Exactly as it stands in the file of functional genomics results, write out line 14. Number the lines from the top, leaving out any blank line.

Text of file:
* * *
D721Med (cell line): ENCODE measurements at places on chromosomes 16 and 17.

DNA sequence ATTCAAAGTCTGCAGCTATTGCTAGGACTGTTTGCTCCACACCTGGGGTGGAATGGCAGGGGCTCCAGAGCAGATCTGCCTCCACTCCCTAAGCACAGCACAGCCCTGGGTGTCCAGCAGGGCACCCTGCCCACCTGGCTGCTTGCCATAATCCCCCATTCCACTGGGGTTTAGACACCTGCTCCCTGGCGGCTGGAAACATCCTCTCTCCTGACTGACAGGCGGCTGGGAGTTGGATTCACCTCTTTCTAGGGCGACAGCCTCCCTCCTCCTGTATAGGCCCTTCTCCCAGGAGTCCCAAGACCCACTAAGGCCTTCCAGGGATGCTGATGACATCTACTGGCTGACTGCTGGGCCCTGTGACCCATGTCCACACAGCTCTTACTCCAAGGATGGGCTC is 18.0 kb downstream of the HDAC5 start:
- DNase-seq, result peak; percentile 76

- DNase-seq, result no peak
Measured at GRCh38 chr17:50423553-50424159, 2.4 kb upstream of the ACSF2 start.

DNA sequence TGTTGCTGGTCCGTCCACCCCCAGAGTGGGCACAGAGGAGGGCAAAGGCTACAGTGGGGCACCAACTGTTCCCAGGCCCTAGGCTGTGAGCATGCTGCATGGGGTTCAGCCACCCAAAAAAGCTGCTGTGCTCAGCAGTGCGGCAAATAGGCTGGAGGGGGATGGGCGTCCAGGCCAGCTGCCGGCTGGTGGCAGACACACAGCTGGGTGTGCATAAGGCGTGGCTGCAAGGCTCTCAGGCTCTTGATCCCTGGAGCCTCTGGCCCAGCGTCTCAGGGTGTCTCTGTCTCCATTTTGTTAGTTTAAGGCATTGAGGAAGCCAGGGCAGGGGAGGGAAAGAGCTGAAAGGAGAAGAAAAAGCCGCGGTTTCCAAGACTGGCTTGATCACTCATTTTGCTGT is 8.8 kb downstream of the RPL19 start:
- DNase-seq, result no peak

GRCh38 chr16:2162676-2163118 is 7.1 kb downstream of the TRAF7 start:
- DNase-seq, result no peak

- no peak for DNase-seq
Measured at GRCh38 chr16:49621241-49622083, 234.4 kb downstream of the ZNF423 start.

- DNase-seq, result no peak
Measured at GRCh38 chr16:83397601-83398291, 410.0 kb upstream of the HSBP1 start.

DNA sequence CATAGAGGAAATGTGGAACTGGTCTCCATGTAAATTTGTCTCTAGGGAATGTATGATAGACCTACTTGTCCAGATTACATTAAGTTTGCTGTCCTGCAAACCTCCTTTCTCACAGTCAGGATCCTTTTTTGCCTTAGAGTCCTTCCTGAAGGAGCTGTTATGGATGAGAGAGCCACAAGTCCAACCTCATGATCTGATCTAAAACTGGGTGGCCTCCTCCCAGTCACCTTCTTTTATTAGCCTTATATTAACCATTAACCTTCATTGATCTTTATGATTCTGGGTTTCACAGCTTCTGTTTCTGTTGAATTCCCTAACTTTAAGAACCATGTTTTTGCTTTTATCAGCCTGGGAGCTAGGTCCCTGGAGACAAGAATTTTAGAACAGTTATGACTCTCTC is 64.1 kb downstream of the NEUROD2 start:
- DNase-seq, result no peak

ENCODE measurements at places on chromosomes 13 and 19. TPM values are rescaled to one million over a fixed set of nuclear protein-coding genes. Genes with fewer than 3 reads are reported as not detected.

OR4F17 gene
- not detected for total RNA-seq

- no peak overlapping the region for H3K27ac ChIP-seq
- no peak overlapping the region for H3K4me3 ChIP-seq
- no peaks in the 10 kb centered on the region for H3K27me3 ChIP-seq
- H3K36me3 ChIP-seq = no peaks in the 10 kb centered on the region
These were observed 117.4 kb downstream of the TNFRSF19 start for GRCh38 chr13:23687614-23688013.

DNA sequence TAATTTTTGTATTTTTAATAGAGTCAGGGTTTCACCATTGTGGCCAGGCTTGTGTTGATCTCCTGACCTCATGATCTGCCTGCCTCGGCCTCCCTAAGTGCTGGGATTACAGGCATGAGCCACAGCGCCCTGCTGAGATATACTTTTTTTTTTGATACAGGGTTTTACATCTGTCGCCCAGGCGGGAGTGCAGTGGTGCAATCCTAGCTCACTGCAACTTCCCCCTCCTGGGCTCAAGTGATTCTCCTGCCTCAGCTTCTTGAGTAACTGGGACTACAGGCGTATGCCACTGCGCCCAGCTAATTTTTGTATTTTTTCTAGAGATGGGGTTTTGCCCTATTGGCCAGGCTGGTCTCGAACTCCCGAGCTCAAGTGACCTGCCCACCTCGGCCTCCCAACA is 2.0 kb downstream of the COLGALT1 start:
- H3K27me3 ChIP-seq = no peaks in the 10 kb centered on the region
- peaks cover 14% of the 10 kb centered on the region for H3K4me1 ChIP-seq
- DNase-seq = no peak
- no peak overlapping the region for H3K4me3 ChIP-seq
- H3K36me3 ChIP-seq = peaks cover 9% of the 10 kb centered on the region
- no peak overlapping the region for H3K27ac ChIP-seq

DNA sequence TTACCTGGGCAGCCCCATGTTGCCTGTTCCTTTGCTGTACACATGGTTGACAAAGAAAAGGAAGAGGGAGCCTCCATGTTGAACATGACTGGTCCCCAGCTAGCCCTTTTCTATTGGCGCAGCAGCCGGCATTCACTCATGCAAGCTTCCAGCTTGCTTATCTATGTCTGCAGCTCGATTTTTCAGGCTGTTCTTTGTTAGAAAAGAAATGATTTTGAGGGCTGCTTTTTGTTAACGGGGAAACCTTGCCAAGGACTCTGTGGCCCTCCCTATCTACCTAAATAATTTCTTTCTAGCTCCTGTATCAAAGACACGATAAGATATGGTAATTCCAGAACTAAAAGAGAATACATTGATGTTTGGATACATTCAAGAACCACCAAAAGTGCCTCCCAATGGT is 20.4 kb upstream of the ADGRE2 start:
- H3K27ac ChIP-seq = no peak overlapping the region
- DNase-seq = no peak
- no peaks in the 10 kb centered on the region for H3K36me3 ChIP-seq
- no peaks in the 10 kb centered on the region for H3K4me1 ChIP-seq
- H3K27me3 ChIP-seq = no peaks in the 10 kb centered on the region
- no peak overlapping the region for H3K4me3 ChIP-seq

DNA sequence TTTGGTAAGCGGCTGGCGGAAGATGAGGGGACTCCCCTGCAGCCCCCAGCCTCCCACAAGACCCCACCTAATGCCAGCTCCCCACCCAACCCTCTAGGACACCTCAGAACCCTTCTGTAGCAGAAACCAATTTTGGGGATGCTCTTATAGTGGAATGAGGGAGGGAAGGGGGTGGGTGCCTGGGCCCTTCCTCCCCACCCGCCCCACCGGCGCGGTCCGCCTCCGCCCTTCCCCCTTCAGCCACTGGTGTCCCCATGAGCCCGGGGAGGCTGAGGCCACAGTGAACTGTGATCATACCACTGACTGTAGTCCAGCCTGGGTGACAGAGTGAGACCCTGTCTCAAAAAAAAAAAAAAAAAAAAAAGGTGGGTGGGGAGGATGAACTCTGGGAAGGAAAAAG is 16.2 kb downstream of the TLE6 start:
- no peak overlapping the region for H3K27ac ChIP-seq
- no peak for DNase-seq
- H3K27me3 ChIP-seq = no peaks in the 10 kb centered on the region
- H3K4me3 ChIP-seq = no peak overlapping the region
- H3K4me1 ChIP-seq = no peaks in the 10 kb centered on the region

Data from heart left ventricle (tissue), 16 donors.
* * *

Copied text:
DNA sequence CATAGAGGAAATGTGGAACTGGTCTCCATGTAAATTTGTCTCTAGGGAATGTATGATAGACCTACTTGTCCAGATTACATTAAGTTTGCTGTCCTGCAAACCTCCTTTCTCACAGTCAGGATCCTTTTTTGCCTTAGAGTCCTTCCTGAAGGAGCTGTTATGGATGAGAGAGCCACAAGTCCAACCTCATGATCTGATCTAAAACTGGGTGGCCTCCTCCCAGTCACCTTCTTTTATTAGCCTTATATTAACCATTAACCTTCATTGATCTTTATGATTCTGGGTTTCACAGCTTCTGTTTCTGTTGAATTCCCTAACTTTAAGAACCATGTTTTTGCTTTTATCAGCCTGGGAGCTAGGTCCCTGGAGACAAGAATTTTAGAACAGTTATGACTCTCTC is 64.1 kb downstream of the NEUROD2 start: